Friday, November 18, 2011

U.S. Troops to Leave Iraq Weeks Ahead of Schedule

After President Obama announced at the end of last month that the U.S. troops in Iraq would be pulled out by the end of the year, the administration is now speeding up the complete withdrawal of approximately 40 000 troops by early December this year. This announcement was met by strong disagreement in the ranks of the Republicans. They fear that the pulling out of the US forces at this point would leave the country prey to Iran and give Al Qaeda a chance of resurgence.

Senator John McCain, who ran against Obama in the 2008 elections, deeply criticized the President's decision to withdraw all US troops by December this year. He expressed his concern that the administration's commitment to the complete withdrawal of US forces from Iraq may have played a crucial role in accelerating the process. However, one of the key issues the US had to face was the refusal of the Iraqi government to grant judicial immunity in case to any remaining US troops.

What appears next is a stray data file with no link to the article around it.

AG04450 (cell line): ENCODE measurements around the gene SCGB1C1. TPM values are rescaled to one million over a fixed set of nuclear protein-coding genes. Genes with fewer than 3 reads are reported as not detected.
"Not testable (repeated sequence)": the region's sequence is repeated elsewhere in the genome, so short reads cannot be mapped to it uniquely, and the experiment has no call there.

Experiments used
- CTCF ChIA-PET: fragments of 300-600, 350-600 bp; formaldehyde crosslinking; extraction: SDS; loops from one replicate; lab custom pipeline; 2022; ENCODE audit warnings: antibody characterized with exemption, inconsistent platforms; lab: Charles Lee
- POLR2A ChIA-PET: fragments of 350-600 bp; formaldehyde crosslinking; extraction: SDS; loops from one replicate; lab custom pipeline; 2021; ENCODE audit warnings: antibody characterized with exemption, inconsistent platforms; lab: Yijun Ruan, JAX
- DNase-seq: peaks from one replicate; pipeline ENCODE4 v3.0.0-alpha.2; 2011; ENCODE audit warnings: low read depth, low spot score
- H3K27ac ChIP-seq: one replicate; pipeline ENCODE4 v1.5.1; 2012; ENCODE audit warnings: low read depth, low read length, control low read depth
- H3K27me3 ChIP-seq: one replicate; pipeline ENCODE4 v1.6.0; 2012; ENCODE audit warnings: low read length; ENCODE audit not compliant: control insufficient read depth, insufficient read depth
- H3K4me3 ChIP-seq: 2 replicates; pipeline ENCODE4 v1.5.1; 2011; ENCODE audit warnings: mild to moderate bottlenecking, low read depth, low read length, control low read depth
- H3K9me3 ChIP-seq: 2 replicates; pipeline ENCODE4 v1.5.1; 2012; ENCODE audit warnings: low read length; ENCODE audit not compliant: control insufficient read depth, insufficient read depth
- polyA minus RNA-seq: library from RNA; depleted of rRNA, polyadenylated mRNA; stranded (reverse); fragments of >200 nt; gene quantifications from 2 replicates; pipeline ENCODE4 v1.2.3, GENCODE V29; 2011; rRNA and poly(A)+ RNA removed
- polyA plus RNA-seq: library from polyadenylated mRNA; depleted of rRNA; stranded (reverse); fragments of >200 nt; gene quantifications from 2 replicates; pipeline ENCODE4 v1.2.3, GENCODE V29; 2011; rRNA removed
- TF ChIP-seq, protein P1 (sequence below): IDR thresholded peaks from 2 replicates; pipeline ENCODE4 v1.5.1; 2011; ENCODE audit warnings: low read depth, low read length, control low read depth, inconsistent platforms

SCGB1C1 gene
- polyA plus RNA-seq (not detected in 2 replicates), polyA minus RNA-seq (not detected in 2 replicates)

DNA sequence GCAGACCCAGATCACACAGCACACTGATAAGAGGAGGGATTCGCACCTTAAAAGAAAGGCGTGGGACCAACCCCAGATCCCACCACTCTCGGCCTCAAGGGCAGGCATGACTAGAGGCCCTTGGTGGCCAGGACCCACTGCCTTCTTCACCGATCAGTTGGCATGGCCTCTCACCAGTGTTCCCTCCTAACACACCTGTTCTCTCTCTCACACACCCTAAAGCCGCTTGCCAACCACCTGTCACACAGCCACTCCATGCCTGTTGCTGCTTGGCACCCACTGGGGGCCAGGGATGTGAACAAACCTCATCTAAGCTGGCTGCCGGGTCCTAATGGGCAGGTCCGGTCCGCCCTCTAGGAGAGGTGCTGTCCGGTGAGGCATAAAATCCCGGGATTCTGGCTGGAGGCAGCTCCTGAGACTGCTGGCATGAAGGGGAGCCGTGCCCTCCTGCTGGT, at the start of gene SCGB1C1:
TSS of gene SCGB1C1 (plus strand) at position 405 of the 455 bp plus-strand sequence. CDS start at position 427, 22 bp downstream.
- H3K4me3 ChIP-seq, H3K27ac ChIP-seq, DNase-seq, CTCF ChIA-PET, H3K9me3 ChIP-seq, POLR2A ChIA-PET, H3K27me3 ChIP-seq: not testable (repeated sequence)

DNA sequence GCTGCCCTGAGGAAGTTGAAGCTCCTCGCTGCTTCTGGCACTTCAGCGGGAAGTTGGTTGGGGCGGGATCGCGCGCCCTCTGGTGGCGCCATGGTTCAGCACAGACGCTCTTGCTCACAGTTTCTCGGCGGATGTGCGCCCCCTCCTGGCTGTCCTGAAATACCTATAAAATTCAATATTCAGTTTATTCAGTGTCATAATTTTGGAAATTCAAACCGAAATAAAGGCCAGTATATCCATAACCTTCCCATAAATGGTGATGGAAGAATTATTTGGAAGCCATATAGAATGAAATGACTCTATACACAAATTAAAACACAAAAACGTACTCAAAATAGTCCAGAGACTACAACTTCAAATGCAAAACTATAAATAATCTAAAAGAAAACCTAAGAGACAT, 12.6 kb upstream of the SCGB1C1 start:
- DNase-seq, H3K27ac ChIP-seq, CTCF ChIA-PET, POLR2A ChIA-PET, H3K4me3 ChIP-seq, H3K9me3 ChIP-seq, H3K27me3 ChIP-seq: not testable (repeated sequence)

Nevertheless, Republicans' concern about spreading Iranian influence within Iraq may not be that implausible. Iranian military and political power in the country is now further enhanced by its growing soft power. According to Al Arabiya, cheap goods produced in Iran have flooded the Iraqi markets, while Iranian companies have invested billions of dollars in construction projects throughout the country, including the holy cities of Najaf and Kerbala.

In comparison, the Democrats perceive this decision as a relief on the US economy. While a war is always costly both financially and in terms of humanties casualties, sustaining it in a period of economic recession risks the stability of the whole country.

Yet, as the US prepares to pull out its troops, both American and Iraqi analysts are expressing fear of a new surge of Al Qaeda offshoot in the country. With the death of Osama bin Laden, the organization is seeking to assert more power and strengthen its position with its allies. Senior Iraqi analysts are concerned that ties between Al Qaeda and members of the former ruling Baath party may start to reform once the American troops withdraw.

Still it is worth noting that in any circumstances the withdrawal of the US troops from Iraq effectively puts and end to an eight-year war that cost the lives of more than 100 000 civilians and 4000 troops.

No comments: